I think the big problem (when they get out of the injunction process) is that they aren't even trying to show that they met the financial requirement in any way. Earlier, they suggested that the financial benchmark didn't matter because they began full-scale development, and now they are suggesting that they don't even understand the financial requirement.
     
  14. TheWesDude

    TheWesDude Sonny, I Watched the Vault Bein' Built!

    Feb 25, 2005
    well, in the original agreement, IPLY liscenced beth the right to use fallout assets and release 3, 4, 5...

    so they cannot take IPLY to court based on the original contract. all they can do is take them to court on the 2nd contract.

    and without being able to see the full wording on the original contract rather than just snippets of the 2nd one, cant really say who is in the right.
     
  15. Brother None

    Brother None This ghoul has seen it all
    Admin Orderite

    Apr 3, 2003
    It's irrelevant. At best it's relevant to show whether or not contract parties acted "in good faith", and thus in penalizing breach, but not in determining whether or not the breach exists.

    But Interplay's point that this is a conflation of two separate issues (contract breach and copyright infriction) and that you can not logically handle both cases at the same time since one is contingent on the other is a very strong one that appears to be somewhat ignored.

    Not really. They are now suggesting the financial benchmark is ill-defined and practically meaningless, and implying that the pure nature of developing an MMO means the expected base costs are so high that 30 million is a "given", and they don't have to prove a financing model exists for the game that has the worth of 30 million over the last 2 years, let alone the next 2 years.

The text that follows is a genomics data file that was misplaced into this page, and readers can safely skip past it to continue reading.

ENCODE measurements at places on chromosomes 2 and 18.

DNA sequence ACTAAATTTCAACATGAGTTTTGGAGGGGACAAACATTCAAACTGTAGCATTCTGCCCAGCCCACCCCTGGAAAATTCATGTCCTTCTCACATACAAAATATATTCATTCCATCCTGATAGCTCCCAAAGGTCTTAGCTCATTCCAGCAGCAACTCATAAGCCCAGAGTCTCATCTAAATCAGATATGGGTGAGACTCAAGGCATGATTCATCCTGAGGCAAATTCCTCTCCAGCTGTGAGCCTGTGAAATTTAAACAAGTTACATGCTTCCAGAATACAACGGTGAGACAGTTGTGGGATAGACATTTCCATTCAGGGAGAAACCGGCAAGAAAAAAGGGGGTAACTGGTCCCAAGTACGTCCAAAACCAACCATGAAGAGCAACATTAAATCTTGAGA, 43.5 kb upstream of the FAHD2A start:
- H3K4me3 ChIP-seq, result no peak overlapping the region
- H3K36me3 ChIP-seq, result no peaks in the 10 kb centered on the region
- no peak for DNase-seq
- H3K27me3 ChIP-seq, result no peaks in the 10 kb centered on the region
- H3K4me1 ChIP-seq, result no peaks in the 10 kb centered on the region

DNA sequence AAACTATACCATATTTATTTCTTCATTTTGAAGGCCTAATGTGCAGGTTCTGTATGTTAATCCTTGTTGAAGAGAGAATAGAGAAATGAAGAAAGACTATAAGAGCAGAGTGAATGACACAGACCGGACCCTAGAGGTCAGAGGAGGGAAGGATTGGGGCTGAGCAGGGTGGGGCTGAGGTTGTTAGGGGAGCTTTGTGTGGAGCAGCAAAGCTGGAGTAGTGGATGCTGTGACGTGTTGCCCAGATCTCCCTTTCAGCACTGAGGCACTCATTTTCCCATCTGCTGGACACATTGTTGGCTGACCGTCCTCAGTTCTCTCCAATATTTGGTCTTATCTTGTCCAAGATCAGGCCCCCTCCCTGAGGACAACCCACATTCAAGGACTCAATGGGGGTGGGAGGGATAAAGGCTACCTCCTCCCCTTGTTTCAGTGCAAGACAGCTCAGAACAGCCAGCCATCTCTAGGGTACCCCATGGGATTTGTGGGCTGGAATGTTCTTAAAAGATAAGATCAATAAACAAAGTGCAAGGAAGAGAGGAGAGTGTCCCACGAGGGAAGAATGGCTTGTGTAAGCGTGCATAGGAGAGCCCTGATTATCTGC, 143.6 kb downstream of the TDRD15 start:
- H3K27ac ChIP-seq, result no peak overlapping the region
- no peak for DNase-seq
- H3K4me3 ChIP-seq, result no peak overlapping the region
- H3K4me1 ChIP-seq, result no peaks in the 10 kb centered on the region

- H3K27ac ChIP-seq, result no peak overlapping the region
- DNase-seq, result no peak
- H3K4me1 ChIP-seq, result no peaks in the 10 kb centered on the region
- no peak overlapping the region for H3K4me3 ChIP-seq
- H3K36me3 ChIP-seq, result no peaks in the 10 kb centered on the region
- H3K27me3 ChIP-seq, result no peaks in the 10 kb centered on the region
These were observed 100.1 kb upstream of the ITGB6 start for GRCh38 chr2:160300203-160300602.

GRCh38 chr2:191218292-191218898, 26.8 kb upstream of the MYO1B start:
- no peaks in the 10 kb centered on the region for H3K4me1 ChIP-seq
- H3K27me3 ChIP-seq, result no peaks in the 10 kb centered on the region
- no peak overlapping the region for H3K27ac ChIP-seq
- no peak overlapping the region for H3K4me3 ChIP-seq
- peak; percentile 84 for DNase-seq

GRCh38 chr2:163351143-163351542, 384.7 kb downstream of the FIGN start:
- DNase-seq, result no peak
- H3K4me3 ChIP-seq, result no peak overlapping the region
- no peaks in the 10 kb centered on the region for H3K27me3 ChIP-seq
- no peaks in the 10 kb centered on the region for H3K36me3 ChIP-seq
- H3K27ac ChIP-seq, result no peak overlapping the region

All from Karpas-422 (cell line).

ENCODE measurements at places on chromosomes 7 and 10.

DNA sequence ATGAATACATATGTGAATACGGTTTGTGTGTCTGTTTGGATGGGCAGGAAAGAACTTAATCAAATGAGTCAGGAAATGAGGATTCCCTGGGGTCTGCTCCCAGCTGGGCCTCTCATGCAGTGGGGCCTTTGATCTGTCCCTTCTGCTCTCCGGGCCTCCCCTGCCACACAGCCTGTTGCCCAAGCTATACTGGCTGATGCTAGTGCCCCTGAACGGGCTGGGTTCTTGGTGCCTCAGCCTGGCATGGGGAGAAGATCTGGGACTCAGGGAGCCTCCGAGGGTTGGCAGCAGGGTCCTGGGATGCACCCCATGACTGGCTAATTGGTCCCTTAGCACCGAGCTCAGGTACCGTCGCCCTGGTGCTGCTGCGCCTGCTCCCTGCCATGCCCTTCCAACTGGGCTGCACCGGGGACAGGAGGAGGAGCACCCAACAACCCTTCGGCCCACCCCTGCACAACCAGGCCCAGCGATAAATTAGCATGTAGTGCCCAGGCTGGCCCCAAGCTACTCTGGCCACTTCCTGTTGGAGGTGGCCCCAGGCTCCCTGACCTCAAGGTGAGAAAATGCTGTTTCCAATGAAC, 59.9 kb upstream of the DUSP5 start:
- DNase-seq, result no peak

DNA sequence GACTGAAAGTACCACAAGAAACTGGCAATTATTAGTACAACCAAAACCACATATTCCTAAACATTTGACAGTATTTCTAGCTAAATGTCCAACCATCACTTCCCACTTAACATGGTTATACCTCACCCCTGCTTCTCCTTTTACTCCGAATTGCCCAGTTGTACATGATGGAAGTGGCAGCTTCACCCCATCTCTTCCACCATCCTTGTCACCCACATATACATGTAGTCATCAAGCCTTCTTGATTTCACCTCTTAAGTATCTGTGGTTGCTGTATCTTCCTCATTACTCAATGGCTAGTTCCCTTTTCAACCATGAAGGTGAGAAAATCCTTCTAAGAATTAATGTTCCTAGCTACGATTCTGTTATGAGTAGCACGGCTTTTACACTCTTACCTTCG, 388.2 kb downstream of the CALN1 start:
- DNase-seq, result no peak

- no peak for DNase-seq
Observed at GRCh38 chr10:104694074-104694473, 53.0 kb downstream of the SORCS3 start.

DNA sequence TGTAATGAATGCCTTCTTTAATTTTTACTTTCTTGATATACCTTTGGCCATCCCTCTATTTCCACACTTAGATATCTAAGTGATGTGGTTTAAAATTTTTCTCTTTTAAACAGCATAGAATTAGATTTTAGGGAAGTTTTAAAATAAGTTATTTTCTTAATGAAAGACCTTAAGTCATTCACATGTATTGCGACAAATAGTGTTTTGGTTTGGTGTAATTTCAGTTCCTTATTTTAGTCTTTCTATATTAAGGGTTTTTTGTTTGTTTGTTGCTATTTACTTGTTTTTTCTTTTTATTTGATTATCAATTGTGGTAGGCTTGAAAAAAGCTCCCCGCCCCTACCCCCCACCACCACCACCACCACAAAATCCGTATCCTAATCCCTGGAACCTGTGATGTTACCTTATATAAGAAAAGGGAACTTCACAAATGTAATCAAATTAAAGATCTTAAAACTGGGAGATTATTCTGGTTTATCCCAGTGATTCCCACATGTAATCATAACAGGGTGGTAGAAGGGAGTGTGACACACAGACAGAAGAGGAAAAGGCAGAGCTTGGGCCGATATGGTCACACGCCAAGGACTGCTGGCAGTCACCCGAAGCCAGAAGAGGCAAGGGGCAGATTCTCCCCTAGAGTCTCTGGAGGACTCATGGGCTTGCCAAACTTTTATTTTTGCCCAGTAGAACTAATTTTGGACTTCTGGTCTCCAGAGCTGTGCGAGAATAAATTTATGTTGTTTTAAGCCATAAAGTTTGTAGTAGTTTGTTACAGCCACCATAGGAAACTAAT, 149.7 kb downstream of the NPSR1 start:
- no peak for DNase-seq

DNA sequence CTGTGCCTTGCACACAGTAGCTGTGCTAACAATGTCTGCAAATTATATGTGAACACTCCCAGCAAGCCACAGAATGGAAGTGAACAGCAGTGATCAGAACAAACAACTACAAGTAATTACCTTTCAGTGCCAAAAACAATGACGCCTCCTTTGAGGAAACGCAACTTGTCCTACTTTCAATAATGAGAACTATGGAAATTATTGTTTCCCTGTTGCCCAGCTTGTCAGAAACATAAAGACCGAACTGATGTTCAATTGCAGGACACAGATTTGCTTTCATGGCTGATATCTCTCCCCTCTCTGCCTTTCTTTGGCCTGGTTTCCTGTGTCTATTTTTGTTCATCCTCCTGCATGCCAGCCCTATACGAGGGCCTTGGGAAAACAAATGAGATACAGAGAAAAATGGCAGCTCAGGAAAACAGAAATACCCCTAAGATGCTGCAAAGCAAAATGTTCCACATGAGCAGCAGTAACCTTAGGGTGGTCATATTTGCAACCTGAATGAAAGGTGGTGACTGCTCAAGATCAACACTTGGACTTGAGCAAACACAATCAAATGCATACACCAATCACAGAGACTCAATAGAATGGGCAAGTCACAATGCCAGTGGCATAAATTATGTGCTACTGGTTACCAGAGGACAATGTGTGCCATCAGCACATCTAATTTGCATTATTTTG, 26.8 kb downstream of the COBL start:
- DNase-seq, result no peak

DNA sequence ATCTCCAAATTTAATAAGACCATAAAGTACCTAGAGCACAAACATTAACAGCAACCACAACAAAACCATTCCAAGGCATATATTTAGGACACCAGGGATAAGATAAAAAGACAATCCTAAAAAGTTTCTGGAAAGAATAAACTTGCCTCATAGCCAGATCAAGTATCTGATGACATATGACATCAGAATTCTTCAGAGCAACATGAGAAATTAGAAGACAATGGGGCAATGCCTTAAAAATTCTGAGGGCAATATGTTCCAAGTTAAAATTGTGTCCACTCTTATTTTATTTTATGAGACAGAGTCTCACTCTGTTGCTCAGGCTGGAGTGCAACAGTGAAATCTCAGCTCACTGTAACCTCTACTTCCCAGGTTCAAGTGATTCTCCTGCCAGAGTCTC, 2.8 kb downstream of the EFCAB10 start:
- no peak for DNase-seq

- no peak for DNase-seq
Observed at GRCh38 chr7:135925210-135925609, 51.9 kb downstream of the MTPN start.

It's a specious argument at best. Without reading more documentation - since it's not available to me and the only person we have openly supporting it on this forum is clearly too biased for his opinion to be relevant and has given no proof of his own legal schooling/background (no offense) - a simple first call says it's clearly the weakest point in Interplay's case.

    That contract doesn't have anything to do with anything. Why'd you bring it up?
     
  16. Ausir

    Ausir Venerable Relic of the Wastes

    Apr 20, 2003
    It's only relevant to the Glutton Creeper part of the lawsuit.
     
  17. Goweigus

    Goweigus Mildly Dipped

    566
    Jan 18, 2007
    That is what I thought at the time :P
    Man i love reading this! I hope interplay kicks butt and gets this game out eventually (wouldn't that be funny if there ended up being multiple Fallout mmos?). It seems they will at least win the right to sell Fallout 1 through Tactics, and I get the feeling they will get to make this game but may have to shove out more royalties or something.
     
  18. Ashmo

    Ashmo Half-way Through My Half-life
    Orderite

    Jul 2, 2004
    I find it very credible that Bethesda support is getting bothered by people who seek support for Fallout Trilogy. I also find it very credible that Bugbear / Vivendi get bothered a lot by people seeking support for Fallout Three ("Where are the cars???").

    However in the case of Fallout Trilogy it's probably Bethesda's fault too for making it seem like they invented the entire IP (if only by never contradicting the zero-research "journalists" who wrote it). Isn't that violating some laws as well? Claiming authorship where there is none? OTOH, this is copyright / trademark law we're talking about after all, so common sense may not be a good yardstick.

    What idiot hired this lawyer anyway?
     
  19. Ausir

    Ausir Venerable Relic of the Wastes

    Apr 20, 2003
    Yeah, it's silly for Bethesda to claim that Interplay is breaching trademark even by using the Fallout logo that's been used since Fallout 1 and by it being on the same shelves in stores as FO3 (well, duh).
     
  20. Crni Vuk

    Crni Vuk M4A3 Oldfag oTO Orderite

    Nov 25, 2008
    No.

    What would be fun, if someome responsible for Fallout 1 (Or even 2 for that matter ... ) would get inside Interplay and in charge over the company, criticize Herve and the people responsible for the lay down of Van Buren in favour for some kind of Console game like BoS and start working on a real successor to Fallout 1 that is trying to stay true with the game.

    But since that will neither happen in the future either with Interplay or Bethesda ... both companies showed their loyalties to the franchise (money ...) more then once.